OK, show of hands... is there anyone out there who doesn't love chariots? No? I didn't think so! Maybe it's the iconic scenes of the chariot race from the movie Ben Hur, or images of Caesar riding in a chariot through the streets of Rome during one of his Triumphs, or the Egyptians pursuing the Hebrews as they crossed the parting waters of the Red Sea; regardless, chariots are just, well... cool! . While their effectiveness on the battlefield my have been less than we might like think, they are just something you naturally want some of in your collection.The Assyrian empire in particular was smack in the middle of the gradual development of effective battlefield cavalry, which began the transition of these magnificent looking vehicles of war from being the stars of the battlefield to largely assuming ceremonial roles.
These are Minifigs Assyrian Light Chariots.
Although of a heavier design than the ultra light Egyptian vehicles, these were probably still largely Archery platforms.
Their mobility (compared to foot soldiers) certainly contributed to their usefulness for scouting and/or surprise/flank attacks.
I used narrow paper tape that came with some plastic 54mm Napoleonic Old Guard band figures (for use in modeling the cross belts) that I bought decades ago to make the traces for the chariots; I think it looks very effective. I haven't yet found anything that I like to replace it on my newer models, however.
These less elegantly constructed Assyrian chariots would seem to have provided both crew and horses with better protection than their Egyptian counterparts.
I've chosen bold, complimentary color schemes for my Chariots.
This is the first of my Assyrian Heavy Chariots models. The crew all wear metal torso armor (mail).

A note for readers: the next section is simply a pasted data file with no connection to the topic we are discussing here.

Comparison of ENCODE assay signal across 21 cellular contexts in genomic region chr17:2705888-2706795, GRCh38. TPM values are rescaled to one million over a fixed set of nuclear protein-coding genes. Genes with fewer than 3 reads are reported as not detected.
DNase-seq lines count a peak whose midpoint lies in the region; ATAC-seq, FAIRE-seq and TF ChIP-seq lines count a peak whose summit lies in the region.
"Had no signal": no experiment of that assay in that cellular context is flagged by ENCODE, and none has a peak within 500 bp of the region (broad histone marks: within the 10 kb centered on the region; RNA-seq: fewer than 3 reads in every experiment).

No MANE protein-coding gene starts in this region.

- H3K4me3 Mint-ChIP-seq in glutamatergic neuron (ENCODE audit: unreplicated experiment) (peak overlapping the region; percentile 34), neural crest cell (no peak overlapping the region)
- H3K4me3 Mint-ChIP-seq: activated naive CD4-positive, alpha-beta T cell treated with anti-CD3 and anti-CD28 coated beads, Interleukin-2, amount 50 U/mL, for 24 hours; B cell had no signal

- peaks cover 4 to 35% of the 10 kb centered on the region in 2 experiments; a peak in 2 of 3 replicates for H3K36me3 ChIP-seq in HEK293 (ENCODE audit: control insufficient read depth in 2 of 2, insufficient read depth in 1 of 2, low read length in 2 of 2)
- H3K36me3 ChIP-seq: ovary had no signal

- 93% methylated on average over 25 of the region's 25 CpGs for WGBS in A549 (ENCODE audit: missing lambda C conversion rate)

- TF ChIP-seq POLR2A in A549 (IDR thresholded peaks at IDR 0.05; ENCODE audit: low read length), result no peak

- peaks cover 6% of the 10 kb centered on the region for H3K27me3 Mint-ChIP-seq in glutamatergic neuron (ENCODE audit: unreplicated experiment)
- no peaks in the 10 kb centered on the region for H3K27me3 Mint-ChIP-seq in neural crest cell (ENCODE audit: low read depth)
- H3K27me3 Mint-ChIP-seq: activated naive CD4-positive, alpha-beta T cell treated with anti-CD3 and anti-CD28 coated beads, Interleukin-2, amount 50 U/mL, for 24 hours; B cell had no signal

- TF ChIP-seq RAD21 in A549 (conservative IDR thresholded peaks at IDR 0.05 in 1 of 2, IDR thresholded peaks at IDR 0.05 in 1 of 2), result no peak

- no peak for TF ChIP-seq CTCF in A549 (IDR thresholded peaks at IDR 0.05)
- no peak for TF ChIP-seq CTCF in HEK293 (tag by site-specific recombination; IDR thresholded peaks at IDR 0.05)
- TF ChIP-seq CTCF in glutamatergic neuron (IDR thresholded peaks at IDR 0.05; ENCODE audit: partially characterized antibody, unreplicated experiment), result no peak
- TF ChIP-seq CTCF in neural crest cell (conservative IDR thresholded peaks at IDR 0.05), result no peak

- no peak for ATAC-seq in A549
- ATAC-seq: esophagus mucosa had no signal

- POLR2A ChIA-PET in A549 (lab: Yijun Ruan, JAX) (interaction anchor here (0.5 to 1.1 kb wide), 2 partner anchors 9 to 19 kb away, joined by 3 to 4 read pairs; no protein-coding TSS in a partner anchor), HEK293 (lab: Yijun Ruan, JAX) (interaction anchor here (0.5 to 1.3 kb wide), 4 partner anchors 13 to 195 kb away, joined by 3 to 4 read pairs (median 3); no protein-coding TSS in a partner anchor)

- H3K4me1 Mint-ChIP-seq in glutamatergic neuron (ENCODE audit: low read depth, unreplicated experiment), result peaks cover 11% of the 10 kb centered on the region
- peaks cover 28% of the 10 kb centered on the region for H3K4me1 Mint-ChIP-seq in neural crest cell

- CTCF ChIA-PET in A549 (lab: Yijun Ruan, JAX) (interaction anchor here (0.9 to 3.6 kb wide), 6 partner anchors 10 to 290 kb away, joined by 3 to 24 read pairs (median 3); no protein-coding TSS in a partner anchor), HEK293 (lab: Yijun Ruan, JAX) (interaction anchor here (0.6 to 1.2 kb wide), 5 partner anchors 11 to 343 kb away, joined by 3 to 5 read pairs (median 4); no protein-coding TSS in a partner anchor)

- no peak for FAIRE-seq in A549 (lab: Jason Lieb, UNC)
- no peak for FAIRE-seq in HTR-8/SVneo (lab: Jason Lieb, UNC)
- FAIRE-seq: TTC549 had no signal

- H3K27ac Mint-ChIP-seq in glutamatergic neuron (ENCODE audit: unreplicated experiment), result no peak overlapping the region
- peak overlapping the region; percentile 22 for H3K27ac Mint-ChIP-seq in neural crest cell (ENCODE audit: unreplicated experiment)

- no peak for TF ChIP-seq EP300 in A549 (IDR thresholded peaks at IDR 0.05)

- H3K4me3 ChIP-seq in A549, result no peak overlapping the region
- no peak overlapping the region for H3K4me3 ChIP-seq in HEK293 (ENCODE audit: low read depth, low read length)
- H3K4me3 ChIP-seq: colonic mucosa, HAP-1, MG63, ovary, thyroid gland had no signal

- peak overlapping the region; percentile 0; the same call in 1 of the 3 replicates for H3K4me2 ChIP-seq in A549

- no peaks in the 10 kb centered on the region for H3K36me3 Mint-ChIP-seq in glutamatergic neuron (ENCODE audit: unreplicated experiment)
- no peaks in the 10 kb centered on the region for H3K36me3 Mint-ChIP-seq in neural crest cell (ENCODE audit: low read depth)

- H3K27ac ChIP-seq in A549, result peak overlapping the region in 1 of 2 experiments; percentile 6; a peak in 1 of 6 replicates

These are big, heavy looking vehicles, pulled by 4 horses and having a crew of four men (usually depicted as a driver, 2 archers, and a shield bearer/melee armed trooper are depicted).
There is controversy now as to whether these impressive war machines were actual used on the battlefield, or whether they had already passed into (largely) ceremonial usage by the later years of the Assyrian Empire
These castings are by Hinchliffe; indeed, I believe they are the only Hinchliffe figures I own!
Regardless of their age (the designs must be 40 years old), these are gorgeous models
They are still available through Hinds figures.
It looks like the current price is about 12 Euros per set, which is pretty reasonable, I'd say!
I actually bought of few more of these a number of years back to (eventually) beef up my Assyrians further.
I chose bold, contrasting colors for painting these. The Assyrians were definitely going for the "shock and awe" effect, I think.
"It is not the horse that draws the chariot, but the oats" - Assyrian proverb.
"Gossip needs no chariot" - Assyrian proverb.
"I am powerful, I am omnipotent, I am a hero, I am gigantic, I am colossal!"
—One of King Esarhaddon of Assyria's inscriptions, 7th century BC
"The robes of the Assyrians were generally ample and flowing, but differed in form from those of the Egyptians and the Persians. They consisted of tunics or robes varying in length, in mantles of diverse shapes, of long-fringed scarf's, and of embroidered girdles. Ornaments were scattered with profusion over these dresses, some of which appear to have been emblematic of certain dignities or employments."
"The caparison of their horses is most gorgeous; every strap of their head and body-housings is enriched; to the chariots horses is usually seen attached, apparently either to the extremity of the pole or to the trappings of the neck, and to the front of the chariot itself, a long fish-shaped piece of drapery fringed and embroidered".
- both the above quotes from: Joseph Bonomi, "Nineveh And Its Palaces" 2nd Ed. (London: Ingram, Cooke & Co, 1853) pp 431, 437
"Great conquerors appear in the dim light of that distant time and pass, Tushratta, King of Mitanni, who captured Nineveh, Tiglath Pileser I of Assyria who conquered Babylon. At last the Assyrians became the greatest military power of the time. Tiglath Pileser III conquered Babylon in 745 B.C. and founded what historians call the New Assyrian Empire. Iron had also come now into civilization out of the north; the Hittites, the precursors of the Armenians, had it first and communicated its use to the Assyrians, and an Assyrian usurper, Sargon II, armed his troops with it. Assyria became the first power to expound the doctrine of blood and iron. Sargon’s son Sennacherib led an army to the borders of Egypt, and was defeated not by military strength but by the plague. Sennacherib’s grandson Assurbanipal (who is also known in history by his Greek name of Sardanapalus) did actually conquer Egypt in 670 B.C. "
- from A Short History of the World, Chapter XVIII. Egypt, Babylon and Assyria,1922.
Author: H.G. Wells (1866–1946).